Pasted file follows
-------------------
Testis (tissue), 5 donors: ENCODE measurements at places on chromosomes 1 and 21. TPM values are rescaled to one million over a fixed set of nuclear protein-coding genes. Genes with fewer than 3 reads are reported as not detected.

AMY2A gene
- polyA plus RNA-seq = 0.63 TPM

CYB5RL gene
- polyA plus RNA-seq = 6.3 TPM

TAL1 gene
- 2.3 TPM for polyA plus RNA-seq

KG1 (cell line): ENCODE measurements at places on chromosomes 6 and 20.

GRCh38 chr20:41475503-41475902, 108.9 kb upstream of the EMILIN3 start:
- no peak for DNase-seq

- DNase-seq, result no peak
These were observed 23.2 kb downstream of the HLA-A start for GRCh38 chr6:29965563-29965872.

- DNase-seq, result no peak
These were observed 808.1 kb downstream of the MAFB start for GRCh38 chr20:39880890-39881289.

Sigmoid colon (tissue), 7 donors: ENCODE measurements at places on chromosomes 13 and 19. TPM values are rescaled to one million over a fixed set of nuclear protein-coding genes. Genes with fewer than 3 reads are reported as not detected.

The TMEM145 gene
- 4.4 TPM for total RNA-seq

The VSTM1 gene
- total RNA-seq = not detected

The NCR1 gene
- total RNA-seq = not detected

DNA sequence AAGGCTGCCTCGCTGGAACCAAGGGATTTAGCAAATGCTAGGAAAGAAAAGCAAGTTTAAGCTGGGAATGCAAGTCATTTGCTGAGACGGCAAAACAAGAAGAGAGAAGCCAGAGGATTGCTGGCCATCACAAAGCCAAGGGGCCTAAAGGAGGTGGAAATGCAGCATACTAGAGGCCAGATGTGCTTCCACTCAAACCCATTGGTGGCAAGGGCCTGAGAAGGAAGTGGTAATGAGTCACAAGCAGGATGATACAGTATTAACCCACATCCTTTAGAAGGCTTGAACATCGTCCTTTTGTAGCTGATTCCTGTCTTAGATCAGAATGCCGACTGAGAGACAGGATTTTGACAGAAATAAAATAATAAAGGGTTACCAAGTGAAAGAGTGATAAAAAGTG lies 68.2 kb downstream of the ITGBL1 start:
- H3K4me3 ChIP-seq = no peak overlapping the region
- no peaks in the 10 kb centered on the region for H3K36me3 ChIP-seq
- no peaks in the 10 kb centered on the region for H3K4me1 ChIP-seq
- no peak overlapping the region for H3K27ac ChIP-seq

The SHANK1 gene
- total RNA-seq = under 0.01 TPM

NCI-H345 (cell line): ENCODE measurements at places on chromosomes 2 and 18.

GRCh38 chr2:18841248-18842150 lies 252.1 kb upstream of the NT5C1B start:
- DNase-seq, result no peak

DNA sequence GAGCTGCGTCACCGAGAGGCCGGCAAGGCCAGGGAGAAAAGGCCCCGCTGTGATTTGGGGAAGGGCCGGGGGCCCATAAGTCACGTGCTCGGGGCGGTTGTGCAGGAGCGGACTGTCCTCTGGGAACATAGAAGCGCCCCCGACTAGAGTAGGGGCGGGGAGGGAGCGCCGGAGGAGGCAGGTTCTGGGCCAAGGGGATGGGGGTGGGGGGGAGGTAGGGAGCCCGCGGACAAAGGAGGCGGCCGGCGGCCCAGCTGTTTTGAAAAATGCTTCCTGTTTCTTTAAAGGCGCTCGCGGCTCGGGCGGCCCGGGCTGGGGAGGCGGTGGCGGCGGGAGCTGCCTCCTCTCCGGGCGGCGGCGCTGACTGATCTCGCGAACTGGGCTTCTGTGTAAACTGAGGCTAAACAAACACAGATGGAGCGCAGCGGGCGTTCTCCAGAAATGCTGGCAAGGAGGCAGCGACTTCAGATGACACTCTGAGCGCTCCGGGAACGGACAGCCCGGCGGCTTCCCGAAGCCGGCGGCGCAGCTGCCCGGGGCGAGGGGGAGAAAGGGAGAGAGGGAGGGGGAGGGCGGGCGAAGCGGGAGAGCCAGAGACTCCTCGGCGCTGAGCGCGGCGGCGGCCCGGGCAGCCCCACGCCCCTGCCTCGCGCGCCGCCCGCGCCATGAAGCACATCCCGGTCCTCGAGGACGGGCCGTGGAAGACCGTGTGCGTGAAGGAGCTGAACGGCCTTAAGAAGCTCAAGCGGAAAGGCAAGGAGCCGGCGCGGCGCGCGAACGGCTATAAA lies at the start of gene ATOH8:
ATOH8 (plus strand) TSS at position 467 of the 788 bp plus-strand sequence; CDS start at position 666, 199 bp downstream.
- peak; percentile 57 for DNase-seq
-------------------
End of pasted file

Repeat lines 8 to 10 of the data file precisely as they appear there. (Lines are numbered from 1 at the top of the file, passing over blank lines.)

KG1 (cell line): ENCODE measurements at places on chromosomes 6 and 20.

GRCh38 chr20:41475503-41475902, 108.9 kb upstream of the EMILIN3 start:
- no peak for DNase-seq